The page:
- New Financial Crimes Enforcement Network (FinCEN) Guidance. FinCEN has posted new guidance for those who have issues with timely BSA and/or FBAR report submission due to natural disasters, emergency situations, or other systemic issues, as well as for filers in remote areas without Internet access. During these occasions, FinCEN requests that financial institutions contact FinCEN’s Regulatory Helpline 1 800-949-2732 to make FinCEN aware of the compliance concerns and to determine possible alternatives for timely BSA reporting. Find more information on the guidance here.
Keep an eye on further updates in the next quarter!
Fair Credit Reporting Act (FCRA). The most recent change by the CFPB has been to mandate changes to the forms used in the background checking process which are required by the FCRA. These changes reflect that end users, consumers, and furnishers of information obtained in the background check process will now contact the CFPB instead of the FTC for FCRA related information.
Lending – Appraisals. The revisions to Regulation Z, published in February and effective January 18, 2014, implement a new provision requiring appraisals for “higher-risk mortgages.” For mortgages with an annual percentage rate that exceeds the average prime offer rate by a specified percentage, the final rule requires creditors to obtain an appraisal or appraisals meeting certain specified standards, provide applicants with a notification regarding the use of the appraisals, and give applicants a copy of the written appraisals used. T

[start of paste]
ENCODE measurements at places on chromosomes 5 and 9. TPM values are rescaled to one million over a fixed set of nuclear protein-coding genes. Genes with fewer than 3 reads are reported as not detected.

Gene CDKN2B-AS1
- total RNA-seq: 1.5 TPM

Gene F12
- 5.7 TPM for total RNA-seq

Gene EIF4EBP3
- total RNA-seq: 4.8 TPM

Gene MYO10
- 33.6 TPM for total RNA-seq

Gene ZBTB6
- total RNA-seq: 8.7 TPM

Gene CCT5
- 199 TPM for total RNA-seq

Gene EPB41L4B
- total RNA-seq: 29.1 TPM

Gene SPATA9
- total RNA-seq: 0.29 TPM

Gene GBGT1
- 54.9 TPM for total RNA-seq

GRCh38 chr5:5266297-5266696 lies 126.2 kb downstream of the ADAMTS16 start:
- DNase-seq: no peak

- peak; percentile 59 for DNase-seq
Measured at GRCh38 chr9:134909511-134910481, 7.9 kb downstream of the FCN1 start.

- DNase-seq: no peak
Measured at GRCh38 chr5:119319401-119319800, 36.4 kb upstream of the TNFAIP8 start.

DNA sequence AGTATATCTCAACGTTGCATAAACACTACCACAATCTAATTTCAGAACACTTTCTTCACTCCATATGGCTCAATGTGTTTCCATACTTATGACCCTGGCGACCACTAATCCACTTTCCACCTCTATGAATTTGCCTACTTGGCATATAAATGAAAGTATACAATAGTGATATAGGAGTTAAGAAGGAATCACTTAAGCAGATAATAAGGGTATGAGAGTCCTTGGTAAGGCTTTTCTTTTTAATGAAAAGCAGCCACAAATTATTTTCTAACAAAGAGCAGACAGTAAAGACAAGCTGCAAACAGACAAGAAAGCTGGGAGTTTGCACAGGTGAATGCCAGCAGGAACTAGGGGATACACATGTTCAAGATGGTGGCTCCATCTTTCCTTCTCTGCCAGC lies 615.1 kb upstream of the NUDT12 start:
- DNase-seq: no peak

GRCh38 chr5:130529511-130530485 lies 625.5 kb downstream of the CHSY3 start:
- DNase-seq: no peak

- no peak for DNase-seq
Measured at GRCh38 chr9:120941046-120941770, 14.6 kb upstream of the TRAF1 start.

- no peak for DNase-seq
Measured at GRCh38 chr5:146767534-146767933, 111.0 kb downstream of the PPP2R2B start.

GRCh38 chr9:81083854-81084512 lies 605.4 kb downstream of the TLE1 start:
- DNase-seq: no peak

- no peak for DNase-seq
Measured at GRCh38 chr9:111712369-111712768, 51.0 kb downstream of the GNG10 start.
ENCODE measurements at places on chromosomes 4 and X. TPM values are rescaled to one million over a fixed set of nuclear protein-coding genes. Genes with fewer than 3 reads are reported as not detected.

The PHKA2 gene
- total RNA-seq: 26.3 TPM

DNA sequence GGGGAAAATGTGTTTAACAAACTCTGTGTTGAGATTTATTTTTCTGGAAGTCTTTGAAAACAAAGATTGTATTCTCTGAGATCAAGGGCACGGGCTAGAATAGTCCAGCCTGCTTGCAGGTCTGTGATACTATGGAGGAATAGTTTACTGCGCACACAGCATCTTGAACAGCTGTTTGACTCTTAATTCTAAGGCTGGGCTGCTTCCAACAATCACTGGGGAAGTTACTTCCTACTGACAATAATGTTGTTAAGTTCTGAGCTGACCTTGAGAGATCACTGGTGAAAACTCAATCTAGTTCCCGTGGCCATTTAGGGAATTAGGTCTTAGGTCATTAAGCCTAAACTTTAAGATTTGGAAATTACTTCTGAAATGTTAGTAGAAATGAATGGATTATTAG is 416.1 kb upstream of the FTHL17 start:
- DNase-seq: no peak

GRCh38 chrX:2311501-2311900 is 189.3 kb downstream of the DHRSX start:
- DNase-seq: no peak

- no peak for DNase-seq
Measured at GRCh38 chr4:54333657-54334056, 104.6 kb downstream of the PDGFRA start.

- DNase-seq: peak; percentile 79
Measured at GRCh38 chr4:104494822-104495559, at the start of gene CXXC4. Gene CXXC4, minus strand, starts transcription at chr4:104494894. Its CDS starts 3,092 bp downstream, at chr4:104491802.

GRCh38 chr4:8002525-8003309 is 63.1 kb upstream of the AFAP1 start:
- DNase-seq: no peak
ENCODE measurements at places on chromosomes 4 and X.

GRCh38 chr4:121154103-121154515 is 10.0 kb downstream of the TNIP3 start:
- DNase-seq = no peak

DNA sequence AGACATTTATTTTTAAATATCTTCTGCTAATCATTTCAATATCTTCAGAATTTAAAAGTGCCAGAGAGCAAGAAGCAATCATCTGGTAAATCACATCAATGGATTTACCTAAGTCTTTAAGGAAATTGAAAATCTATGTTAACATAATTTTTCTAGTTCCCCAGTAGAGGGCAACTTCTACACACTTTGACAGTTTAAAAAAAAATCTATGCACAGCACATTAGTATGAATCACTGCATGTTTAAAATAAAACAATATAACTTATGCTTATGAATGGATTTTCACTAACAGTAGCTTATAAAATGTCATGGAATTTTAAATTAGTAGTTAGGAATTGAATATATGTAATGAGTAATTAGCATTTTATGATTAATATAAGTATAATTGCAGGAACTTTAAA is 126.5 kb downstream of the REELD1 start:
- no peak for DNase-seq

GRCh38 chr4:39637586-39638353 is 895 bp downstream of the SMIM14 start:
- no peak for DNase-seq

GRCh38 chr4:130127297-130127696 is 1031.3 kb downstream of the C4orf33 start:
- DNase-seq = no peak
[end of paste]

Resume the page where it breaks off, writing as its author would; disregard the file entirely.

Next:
Telephone Consumer Protection Act (TCPA). The new TCPA rules, effective October 16, 2013, offer additional protections for consumers concerning unwanted autodialed and/or robocalls. The changes include required prior express written consent, with certain exceptions, as well as no “established business relationship” exemptions.
Trends to Watch
Our compliance and regulatory subject matter experts have been closely monitoring important trends in the financial community.